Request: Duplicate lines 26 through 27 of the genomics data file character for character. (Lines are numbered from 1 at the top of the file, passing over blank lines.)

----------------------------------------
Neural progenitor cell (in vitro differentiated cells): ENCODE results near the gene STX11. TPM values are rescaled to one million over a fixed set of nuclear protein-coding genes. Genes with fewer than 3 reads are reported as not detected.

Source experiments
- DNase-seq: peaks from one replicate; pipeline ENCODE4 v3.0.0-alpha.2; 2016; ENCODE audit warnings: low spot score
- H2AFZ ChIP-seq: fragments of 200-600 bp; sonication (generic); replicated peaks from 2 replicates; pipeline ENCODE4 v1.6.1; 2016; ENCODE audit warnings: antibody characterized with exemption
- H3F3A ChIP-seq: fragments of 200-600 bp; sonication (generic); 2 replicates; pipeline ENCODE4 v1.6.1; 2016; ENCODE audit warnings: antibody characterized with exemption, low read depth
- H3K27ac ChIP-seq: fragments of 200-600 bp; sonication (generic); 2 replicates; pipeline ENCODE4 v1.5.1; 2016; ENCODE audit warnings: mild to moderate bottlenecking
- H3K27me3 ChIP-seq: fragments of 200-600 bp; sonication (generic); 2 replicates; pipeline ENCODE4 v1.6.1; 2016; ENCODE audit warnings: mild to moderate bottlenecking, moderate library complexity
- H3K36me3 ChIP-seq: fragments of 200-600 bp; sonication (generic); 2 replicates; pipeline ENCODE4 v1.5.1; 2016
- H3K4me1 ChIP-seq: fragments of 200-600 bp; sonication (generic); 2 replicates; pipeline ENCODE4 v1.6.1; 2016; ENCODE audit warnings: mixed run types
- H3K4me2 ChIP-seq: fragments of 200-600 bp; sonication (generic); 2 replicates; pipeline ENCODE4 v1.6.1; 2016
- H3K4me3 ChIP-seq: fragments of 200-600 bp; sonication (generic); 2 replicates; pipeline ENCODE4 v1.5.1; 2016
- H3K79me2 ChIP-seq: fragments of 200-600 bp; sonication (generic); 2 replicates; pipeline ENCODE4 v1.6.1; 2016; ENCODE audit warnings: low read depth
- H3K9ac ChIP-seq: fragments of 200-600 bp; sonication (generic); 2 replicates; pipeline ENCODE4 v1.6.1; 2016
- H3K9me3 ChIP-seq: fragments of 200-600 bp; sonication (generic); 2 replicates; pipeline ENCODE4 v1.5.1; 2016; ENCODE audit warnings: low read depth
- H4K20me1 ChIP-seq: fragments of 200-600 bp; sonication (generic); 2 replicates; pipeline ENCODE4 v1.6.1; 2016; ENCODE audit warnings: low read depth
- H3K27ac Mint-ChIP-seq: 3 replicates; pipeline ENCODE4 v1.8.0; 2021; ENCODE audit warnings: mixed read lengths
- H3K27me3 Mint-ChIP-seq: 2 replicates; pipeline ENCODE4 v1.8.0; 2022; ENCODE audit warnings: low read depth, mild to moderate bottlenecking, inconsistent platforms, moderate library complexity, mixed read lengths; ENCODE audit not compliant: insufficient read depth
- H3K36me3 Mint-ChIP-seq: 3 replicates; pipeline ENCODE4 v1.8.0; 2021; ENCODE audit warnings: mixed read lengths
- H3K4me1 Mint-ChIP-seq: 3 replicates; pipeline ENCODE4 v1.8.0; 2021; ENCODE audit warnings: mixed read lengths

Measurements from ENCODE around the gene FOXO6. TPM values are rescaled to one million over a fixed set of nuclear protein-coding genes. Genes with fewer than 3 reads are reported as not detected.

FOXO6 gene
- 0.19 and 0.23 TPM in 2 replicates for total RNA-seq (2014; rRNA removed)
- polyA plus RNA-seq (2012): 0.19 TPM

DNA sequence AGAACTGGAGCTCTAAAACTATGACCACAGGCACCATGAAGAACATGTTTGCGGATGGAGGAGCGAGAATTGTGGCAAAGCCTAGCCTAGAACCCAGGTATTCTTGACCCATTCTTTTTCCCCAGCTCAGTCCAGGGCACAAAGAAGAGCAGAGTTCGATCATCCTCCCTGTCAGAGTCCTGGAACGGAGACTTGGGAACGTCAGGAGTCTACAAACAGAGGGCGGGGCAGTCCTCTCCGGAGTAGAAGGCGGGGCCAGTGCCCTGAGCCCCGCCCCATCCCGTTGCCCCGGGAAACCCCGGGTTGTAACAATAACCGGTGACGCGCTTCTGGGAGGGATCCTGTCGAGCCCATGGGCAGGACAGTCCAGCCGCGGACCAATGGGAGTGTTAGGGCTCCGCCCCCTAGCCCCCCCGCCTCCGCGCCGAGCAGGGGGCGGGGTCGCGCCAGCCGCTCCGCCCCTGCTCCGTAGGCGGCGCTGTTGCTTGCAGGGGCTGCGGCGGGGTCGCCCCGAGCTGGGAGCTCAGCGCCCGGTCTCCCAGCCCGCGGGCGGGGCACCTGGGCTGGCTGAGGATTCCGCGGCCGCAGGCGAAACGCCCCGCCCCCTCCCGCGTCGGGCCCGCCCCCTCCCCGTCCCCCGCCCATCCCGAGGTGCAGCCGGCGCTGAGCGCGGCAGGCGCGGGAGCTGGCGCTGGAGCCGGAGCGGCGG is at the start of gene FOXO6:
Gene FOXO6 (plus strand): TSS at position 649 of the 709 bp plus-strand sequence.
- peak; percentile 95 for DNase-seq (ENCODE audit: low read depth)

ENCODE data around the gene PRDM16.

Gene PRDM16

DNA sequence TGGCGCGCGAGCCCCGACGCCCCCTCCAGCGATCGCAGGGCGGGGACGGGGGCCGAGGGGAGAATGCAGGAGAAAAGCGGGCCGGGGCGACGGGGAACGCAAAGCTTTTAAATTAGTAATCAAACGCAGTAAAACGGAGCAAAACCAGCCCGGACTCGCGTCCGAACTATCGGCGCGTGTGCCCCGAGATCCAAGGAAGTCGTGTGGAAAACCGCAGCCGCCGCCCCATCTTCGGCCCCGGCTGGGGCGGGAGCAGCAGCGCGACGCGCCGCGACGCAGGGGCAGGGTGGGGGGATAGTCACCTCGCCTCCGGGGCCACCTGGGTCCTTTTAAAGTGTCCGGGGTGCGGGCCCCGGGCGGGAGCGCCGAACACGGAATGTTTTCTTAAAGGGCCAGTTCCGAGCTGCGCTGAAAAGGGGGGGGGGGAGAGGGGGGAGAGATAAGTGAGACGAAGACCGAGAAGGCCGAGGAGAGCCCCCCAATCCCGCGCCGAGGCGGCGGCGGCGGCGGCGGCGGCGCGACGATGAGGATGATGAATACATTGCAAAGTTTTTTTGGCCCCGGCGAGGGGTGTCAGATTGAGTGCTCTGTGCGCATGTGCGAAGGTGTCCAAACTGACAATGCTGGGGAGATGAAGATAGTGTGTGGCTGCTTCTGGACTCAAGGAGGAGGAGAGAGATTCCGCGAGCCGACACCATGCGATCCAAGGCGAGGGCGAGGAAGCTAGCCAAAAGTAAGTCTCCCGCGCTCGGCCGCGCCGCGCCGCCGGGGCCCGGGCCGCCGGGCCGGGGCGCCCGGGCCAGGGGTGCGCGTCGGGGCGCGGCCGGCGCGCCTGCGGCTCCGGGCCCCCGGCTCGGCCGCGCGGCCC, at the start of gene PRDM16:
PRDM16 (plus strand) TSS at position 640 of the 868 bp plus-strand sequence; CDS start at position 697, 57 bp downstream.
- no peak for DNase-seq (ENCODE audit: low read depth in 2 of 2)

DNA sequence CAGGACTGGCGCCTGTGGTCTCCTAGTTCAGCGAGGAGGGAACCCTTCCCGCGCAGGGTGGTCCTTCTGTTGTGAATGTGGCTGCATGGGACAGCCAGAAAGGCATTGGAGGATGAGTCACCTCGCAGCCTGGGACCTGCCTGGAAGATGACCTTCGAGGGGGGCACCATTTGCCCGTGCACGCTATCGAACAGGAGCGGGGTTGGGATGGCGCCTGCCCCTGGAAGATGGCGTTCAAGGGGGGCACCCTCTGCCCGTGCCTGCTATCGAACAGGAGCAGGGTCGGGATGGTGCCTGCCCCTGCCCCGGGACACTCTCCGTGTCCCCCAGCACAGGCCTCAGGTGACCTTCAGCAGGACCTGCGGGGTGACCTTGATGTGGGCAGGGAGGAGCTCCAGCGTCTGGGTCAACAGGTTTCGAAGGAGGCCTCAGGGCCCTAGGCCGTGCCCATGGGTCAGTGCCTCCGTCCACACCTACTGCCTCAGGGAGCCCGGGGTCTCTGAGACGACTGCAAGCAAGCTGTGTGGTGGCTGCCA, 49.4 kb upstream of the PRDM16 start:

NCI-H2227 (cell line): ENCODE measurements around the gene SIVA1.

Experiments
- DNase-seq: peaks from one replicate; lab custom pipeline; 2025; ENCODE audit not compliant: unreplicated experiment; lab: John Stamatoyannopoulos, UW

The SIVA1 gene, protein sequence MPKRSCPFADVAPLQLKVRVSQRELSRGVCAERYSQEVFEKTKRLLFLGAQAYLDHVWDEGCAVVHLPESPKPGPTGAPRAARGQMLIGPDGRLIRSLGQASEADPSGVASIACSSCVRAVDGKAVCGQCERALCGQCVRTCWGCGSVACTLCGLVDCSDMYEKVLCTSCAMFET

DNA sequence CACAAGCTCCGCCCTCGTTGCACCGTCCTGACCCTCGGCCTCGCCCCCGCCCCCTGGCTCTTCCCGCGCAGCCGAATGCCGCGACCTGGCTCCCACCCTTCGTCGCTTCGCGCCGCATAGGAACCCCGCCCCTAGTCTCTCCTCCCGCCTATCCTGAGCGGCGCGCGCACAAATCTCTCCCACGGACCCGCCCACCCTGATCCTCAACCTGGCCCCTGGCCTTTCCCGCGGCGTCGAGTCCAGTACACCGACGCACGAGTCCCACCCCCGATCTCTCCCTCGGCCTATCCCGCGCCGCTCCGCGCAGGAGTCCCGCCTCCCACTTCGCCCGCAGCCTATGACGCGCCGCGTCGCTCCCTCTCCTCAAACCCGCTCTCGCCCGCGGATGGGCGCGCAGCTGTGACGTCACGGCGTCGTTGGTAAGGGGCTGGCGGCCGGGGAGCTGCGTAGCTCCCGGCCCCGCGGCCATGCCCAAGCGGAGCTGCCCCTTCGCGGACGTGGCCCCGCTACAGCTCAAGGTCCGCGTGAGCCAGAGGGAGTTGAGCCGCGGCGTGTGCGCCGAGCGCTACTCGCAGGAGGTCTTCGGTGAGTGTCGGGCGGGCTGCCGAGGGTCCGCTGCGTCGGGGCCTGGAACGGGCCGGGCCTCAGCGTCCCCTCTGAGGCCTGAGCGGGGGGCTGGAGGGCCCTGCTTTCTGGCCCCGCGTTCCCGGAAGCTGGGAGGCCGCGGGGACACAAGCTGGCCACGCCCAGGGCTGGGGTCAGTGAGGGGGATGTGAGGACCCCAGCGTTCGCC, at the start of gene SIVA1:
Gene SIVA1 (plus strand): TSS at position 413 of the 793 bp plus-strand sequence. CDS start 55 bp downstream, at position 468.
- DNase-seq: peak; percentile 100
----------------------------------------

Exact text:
- peak; percentile 95 for DNase-seq (ENCODE audit: low read depth)

ENCODE data around the gene PRDM16.